By Jonathan Presson
As indicated in a previous article, a good principle for any company to maintain is, “policy is policy except when it isn’t.” The principal has been stated in this manner deliberately and for good reason. Many companies have extensive policy handbooks with vastly complicated structures, while some seem to operate with few if any policies at all. While the policy is important, it can only work if it is well written. Though HR staff rarely write policy, they are often the best positioned of all policy implementers to encourage change. The change should never be taken flippantly and should always be implemented systematically in order to maintain a stable work environment for all involved. Whether you are a business owner writing a policy for the first time or an HR trying to decide whether or not you should suggest a policy change, there are some key principals to be considered.
The first principle is that “exceptions should be the exception, not the rule.” While there are times where policy exceptions apply, policy exceptions should be rare and seriously considered in advance. When “exceptions” become the rule, it becomes very difficult to maintain structure and morale because it becomes nearly impossible to maintain these exceptions in an equitable manner. Failure to maintain policy immediately begins to breakdown company efficiency by disrupting 4 of Fayol’s 14 principals of management, namely authority, discipline, order, and equity. This decays morale and leads to a decline in Fayol’s 14th principal, esprit de corps, or team spirit. There are few things harder to manage than a divided workforce and efficiency and productivity can be severely hampered by such morale-sapping divisions as well. Whenever policy exceptions become necessary, this should be taken as a sign that policy may be inadequate in that area and should likely be revised.
The second principal is that “confusing policy is poor policy.” There are many considerations to take into account whenever producing policy, but the policy should be boiled down to the most core aspects of management and should be written in clear and concise language. The longer a policy handbook is, the more difficult it will be to remember, particularly for entry-level employees. Depending on your organization, “entry level” could mean anything from those who’ve not yet graduated high school to only those who’ve graduated grad school. This should be considered as well and policy should be written to be understood by all who may be hired, not only those who you most desire to employ. When the policy is confusing, employees may be unable to follow the policy correctly. If the policy is written with too many variables included (rather than being direct and concise) it can create a situation where an employee, who is attempting to follow policy, inadvertently fails and suffers the consequences of this failure by no fault of his or her own. This, again, destroys Fayol’s principle of equity, damages the principle of authority and discipline, and likely will result in negative gossip amongst staff, once again destroying esprit de corps. Moreover, loss of such an employee can result in long-lasting consequences as pertain to hiring and retaining future staff.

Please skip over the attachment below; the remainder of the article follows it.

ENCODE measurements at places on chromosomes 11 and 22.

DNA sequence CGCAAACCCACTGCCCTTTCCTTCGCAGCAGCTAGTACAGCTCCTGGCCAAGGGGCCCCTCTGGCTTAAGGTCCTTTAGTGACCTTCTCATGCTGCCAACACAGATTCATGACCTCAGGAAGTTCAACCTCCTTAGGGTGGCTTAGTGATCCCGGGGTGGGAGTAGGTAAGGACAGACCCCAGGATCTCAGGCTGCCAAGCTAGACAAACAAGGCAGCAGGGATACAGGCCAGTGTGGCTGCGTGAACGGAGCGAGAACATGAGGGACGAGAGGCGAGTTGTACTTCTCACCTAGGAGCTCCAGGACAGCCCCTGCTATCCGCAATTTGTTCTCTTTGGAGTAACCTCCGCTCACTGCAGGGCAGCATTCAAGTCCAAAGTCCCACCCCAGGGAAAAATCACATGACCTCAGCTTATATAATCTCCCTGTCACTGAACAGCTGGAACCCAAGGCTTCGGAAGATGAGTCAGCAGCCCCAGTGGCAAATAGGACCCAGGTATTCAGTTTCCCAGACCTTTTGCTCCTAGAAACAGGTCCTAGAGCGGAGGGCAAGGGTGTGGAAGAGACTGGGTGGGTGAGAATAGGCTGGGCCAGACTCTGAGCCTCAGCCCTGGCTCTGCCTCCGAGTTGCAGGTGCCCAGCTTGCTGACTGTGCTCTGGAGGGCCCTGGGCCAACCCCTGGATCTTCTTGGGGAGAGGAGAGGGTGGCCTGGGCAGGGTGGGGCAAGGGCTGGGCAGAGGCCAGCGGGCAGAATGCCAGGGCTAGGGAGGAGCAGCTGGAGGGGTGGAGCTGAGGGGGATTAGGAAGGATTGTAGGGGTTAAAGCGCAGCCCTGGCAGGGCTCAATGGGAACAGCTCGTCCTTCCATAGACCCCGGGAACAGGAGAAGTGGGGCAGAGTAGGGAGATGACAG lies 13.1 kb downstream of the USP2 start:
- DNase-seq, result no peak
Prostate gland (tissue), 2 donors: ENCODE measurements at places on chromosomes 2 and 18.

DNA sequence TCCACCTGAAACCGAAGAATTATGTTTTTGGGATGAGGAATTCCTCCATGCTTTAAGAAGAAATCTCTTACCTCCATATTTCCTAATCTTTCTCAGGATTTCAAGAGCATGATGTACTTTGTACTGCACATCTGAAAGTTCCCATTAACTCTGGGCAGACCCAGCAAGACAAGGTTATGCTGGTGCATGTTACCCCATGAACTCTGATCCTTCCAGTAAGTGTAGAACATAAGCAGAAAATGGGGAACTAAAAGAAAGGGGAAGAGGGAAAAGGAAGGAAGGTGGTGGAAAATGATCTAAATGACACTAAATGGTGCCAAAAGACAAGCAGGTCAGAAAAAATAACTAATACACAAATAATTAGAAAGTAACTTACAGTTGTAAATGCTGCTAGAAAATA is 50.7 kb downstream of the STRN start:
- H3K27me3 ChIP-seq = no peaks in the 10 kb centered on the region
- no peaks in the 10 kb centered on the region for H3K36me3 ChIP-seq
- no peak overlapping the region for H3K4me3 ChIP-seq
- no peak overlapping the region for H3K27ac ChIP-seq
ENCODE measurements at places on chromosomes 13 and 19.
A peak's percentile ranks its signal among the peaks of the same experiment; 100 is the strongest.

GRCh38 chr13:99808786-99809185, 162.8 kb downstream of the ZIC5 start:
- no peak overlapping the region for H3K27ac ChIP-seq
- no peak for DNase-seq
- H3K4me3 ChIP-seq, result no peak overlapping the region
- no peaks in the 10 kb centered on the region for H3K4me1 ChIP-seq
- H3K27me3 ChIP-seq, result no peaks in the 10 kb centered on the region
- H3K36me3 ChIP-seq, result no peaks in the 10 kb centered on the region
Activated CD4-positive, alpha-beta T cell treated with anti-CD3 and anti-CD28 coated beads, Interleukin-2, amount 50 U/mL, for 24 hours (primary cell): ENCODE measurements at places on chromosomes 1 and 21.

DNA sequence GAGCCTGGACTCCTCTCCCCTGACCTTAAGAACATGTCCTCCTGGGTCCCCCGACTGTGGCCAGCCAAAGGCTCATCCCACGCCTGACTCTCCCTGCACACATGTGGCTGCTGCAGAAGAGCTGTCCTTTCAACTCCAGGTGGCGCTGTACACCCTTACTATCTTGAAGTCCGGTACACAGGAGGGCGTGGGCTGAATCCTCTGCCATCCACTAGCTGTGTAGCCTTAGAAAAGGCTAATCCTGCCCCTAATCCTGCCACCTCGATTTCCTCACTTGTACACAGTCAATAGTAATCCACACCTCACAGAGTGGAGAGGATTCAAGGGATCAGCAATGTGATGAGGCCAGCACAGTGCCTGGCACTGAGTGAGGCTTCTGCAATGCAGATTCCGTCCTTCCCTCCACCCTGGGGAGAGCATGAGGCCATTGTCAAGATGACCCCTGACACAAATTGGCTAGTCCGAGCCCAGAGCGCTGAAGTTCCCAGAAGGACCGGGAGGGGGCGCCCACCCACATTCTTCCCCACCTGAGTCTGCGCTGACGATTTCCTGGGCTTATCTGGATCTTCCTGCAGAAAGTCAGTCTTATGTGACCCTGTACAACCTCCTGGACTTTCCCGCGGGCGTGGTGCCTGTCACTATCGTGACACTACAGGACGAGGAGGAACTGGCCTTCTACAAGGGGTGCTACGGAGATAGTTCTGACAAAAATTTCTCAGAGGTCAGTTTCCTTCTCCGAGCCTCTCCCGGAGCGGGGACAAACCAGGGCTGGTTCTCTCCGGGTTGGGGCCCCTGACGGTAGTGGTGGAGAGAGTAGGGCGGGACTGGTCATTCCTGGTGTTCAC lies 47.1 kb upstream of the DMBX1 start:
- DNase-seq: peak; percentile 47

Thirdly, “uncommunicated policy is not policy.” While this may not be true in legal sense, it is certainly true in daily practice. A policy uncommunicated is a policy which is not policy in the mind of the employee. In fact, it is so far from policy in the employee’s mind that they have probably never even thought of it. Communication is paramount in all areas of business, not the least of which is policy, and assuming that your employees have read and understood the manual because there’s one in the breakroom is a huge mistake. While principal’s one and two apply mainly to policy makers (which HR may or may not be), the third principal falls firmly within the bounds of HR management. Onboarding is a key aspect of the hiring process and should not be skimmed over or ignored in order to rush an individual into a position for which they were hired. For many companies, annual retraining should also be employed and all trainings, from onboarding to annual retraining, should be implemented carefully and should follow four stages of competence to completion. This should include a deep dive into policy. When policy is well known and understood, consequences and expectations are clear and the workplace becomes predictable and enjoyable. When policy is either unclear or unknown, the workplace becomes a dark and twisted path through dangerous territory. When the employee cannot predict the outcome of their actions mental fatigue, dissatisfaction, and low morale sets in, leading to high turnover due to attrition.
Policy, at its best, creates predictability and stability within the workplace, which liberates employees to operate freely within their well-defined boundaries. When policy is well structured and predictably implemented, employees are freed from confusion, anxiety, and low morale and are better able to operate within their given limits with individualism and creativity.